The two lawsuits - filed at Britain's High Court - accuse the attorney general, the MI5 security service and MI6 secret intelligence service of being complicit in the abduction, treatment and interrogation of the eight men, according to The Daily Mail newspaper.
All eight were detained in Afghanistan, Pakistan or Gambia at various times and were transferred for detention at the U.S. military prison at Guantanamo Bay Naval Base, on the southeast tip of Cuba.
They claim in the lawsuits that British authorities knew they would be taken to Guantanamo, but nevertheless cooperated with the Americans, the newspaper said.
"It is culpability by the British authorities in being involved in most of the process, their presence on every step of the journey before we got to Guantanamo," one of the former detainees involved in the suit, Moazzam Begg, was quoted as saying.
Begg told The Associated Press on Saturday he had been advised by lawyers not to comment further on the case.
Birnberg Pierce, the law firm named as acting for the men, refused to confirm the report when contacted by the AP. The High Court was closed, and Britain's Home Office said it could not comment on the case, as no writs had yet been served on the government.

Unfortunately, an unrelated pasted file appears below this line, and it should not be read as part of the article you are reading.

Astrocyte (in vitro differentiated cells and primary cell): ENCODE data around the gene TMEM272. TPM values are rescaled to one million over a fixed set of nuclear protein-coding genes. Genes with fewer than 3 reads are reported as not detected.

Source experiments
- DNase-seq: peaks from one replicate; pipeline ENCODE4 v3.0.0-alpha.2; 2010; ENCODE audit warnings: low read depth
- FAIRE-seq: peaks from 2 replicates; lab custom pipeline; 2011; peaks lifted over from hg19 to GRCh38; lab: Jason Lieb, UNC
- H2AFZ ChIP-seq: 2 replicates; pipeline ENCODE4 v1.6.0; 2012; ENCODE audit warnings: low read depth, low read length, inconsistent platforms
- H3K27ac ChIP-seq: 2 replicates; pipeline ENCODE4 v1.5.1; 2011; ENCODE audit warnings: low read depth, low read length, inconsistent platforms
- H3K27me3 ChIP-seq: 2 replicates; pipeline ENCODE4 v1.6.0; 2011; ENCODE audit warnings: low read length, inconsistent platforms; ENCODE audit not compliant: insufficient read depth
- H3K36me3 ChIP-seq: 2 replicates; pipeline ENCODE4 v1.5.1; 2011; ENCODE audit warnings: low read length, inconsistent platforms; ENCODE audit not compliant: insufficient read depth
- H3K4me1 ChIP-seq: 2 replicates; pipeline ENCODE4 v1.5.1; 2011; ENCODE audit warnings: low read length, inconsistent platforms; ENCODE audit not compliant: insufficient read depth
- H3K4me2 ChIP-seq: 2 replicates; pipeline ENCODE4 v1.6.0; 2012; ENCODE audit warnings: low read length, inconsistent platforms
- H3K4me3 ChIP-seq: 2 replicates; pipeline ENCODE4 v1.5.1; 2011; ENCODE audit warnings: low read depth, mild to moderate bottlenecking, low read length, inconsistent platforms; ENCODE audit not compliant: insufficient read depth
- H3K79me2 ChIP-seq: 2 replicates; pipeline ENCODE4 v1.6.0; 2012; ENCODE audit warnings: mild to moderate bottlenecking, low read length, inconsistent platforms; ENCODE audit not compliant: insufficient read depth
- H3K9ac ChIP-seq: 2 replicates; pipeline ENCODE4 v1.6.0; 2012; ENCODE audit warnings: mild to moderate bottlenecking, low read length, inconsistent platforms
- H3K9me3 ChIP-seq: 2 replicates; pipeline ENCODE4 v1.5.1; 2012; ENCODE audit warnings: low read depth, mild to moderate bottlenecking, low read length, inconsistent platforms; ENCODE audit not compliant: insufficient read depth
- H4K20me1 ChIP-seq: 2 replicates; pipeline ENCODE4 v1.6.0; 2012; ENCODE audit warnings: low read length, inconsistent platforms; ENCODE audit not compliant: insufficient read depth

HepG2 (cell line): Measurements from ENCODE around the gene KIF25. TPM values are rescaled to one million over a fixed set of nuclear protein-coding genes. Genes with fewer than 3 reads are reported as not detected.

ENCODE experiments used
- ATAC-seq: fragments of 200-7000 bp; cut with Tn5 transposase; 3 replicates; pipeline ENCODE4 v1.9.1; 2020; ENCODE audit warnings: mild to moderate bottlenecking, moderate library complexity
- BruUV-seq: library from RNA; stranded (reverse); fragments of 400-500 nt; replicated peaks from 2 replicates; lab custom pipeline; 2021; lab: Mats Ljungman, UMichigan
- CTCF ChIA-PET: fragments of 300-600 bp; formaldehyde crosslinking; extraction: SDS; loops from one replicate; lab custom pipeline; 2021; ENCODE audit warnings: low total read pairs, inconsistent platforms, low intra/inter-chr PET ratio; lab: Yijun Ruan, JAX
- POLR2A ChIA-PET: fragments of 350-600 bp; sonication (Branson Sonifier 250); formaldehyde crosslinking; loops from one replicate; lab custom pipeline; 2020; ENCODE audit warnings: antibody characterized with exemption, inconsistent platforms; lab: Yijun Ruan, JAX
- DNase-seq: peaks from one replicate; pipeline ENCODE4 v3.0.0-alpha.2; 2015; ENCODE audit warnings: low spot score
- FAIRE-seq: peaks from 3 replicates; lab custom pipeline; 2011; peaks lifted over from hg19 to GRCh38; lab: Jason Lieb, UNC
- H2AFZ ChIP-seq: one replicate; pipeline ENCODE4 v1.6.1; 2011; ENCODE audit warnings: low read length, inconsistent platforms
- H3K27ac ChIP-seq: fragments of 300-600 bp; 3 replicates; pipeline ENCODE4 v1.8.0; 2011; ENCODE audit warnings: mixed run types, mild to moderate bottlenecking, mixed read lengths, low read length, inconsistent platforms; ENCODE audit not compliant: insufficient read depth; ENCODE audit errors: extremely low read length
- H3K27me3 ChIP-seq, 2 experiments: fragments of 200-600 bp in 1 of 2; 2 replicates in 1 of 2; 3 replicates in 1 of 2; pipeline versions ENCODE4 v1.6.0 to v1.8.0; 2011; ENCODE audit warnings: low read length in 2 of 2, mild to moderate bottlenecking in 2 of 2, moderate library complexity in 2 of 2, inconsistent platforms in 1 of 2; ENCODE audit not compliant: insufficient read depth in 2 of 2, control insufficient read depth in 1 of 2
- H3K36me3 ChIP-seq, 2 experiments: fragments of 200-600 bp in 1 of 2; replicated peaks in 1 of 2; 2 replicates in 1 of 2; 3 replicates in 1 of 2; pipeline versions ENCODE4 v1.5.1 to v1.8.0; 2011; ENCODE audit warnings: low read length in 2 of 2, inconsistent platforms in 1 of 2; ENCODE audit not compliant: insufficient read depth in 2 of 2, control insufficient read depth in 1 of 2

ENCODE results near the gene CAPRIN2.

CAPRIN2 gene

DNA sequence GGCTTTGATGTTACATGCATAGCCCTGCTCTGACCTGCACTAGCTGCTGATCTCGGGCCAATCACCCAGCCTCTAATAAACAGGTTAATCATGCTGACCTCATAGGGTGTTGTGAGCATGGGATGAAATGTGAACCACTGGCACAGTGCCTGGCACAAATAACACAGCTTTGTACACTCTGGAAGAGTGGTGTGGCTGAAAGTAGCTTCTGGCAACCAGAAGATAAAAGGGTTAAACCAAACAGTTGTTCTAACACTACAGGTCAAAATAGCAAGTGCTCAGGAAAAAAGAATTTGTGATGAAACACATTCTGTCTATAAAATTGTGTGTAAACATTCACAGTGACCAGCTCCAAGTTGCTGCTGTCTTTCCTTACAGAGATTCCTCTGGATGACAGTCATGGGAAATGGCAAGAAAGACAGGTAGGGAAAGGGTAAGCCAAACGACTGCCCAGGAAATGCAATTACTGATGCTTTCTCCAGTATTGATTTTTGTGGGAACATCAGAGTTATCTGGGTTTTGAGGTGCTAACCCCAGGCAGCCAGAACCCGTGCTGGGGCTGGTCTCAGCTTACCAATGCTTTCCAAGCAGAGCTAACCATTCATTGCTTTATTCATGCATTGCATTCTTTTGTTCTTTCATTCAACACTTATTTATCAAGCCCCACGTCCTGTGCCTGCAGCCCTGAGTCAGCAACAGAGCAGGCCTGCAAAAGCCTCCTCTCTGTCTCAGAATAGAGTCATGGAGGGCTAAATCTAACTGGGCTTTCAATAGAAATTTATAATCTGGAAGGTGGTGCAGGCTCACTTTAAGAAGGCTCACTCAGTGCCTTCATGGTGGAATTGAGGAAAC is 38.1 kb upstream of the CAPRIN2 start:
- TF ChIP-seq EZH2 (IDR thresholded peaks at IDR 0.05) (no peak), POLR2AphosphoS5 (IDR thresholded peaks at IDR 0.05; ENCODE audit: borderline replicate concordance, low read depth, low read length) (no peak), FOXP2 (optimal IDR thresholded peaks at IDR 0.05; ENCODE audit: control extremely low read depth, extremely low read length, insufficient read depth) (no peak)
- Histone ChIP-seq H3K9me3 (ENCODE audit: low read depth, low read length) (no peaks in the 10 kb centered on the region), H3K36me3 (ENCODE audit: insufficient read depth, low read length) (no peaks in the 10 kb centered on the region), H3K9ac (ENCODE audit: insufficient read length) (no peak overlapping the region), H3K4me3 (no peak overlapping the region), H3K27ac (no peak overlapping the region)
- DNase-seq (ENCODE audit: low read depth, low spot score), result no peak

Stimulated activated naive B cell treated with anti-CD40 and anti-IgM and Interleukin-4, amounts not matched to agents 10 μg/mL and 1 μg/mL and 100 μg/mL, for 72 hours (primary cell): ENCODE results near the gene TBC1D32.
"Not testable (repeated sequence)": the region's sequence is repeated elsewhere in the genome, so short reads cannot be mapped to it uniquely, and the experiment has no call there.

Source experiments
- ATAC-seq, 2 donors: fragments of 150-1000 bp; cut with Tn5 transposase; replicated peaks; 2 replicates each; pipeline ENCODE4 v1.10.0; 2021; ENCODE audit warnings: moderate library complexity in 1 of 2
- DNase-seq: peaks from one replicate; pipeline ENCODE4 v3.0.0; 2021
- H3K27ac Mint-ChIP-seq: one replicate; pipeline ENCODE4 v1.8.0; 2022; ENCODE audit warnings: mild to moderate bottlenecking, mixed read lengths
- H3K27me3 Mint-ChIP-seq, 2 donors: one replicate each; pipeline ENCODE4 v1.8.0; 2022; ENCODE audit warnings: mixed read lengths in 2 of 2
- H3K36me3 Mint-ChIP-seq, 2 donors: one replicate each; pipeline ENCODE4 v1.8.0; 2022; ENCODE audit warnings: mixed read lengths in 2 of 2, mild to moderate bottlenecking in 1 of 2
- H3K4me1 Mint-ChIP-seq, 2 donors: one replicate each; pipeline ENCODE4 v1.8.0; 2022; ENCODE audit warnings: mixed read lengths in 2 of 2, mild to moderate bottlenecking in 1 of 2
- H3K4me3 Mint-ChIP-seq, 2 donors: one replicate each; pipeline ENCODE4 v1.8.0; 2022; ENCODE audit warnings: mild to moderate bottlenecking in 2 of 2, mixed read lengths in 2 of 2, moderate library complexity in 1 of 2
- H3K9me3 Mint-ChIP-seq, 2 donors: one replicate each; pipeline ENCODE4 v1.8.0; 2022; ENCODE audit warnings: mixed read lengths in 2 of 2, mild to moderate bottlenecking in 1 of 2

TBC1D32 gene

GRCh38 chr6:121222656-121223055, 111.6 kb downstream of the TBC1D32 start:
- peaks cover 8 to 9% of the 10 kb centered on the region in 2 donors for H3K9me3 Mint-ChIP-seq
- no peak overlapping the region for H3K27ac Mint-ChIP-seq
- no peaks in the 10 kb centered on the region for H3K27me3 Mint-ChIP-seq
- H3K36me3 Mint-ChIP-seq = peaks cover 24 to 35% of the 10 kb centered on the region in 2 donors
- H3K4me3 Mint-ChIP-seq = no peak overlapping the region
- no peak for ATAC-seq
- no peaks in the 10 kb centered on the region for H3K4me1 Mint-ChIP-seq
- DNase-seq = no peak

The group has filed two separate writs against the government, MI5 and MI6 - one on behalf of five Britons, and the other on behalf of three foreign citizens with British residency, the newspaper said.
One names five Britons as claimants: Moazzam Begg, released in 2005; Richard Belmar, and three youths known as the "Tipton Three" after the town in England where they are from - Ruhal Ahmed, Shafiq Rasul and Asif Iqbal.
The three youths' story was told in "The Road to Guantanamo," a film by British director Michael Winterbottom. They tried unsuccessfully to sue the U.S. government for $10 million (6.3 million euros) each in damages.
The other writ was filed on behalf of Libyan Omar Deghayes and Jordanian Jamil el-Banna - both released in December - and Iraqi Bisher al-Rawi, released last year.
Lawyers for el-Banna and al-Rawi have previously claimed that U.K. officials instigated arrests that led to the two being detained and transferred to Guantanamo.
Al-Rawi and el-Banna were arrested in Gambia in 2002 while trying to return to Britain with electronic equipment. Their lawyers say British officials mistook a battery charger they carried for part of an improvised bomb when they first left the U.K. and passed those concerns on to overseas intelligence agents.